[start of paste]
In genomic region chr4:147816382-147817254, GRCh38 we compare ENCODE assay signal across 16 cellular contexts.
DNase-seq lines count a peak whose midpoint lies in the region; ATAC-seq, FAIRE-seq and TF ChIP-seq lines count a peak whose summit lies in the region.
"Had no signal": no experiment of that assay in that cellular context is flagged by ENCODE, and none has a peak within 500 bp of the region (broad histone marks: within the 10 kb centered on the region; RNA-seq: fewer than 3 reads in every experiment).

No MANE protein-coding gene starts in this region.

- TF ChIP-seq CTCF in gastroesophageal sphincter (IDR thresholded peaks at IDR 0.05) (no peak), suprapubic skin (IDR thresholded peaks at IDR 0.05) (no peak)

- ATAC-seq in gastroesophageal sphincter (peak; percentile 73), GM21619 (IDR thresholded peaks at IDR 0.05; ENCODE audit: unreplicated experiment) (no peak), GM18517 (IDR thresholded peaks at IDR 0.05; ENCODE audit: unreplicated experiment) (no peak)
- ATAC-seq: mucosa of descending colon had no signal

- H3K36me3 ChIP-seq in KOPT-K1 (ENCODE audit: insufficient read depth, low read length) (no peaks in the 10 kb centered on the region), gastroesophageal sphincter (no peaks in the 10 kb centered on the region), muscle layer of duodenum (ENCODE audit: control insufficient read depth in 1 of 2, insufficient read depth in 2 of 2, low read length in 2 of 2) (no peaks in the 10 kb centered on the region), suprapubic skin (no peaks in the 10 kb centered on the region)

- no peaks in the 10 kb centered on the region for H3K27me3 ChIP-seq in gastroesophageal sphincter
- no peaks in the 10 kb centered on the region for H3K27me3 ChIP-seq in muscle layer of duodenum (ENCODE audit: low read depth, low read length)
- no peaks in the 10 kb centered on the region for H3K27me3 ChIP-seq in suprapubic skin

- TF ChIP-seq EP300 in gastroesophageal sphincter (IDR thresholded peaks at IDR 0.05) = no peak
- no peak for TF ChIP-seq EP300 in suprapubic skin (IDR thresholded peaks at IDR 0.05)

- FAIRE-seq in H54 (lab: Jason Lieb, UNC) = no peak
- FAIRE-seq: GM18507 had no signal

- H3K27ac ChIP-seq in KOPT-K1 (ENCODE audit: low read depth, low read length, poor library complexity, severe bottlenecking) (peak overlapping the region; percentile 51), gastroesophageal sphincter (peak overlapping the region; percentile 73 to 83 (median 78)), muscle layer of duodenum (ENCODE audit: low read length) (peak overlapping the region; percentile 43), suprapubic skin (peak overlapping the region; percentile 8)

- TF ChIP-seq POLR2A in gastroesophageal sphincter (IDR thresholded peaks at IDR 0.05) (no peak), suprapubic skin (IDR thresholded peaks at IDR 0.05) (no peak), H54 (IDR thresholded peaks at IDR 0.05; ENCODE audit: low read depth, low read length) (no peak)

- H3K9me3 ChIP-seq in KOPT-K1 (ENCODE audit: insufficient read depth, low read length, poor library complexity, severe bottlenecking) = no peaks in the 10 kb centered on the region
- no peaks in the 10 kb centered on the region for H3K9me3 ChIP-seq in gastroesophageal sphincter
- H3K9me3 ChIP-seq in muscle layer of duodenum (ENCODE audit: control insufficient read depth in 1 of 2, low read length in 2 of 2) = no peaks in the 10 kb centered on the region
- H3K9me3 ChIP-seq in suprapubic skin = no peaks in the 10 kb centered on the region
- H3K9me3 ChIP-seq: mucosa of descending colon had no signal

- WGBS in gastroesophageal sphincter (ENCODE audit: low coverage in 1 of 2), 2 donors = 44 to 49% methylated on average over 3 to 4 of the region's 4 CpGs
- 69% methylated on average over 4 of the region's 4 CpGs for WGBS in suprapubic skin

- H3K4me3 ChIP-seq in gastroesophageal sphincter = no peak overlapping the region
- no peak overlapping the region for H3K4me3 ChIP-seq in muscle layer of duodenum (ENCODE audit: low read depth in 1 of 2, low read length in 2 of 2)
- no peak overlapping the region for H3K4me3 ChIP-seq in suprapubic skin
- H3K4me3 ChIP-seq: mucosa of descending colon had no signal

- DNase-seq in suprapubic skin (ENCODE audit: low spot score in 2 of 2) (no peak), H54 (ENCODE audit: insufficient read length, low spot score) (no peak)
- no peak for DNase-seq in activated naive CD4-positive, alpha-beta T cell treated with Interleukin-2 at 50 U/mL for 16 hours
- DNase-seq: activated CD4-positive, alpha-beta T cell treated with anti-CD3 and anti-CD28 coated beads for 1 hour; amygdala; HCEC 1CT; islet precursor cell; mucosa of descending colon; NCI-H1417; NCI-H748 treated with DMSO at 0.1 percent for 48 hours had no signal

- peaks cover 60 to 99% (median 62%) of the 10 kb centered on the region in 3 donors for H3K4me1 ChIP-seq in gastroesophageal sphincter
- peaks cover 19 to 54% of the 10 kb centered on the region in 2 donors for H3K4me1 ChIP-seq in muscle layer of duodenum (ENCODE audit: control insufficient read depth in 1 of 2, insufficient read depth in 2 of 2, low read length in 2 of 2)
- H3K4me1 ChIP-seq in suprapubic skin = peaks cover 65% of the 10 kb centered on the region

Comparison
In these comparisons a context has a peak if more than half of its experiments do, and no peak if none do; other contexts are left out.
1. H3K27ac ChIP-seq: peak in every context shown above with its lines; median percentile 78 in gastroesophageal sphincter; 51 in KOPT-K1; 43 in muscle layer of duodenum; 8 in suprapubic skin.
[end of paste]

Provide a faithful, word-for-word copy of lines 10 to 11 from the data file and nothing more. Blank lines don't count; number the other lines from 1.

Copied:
- no peaks in the 10 kb centered on the region for H3K27me3 ChIP-seq in muscle layer of duodenum (ENCODE audit: low read depth, low read length)
- no peaks in the 10 kb centered on the region for H3K27me3 ChIP-seq in suprapubic skin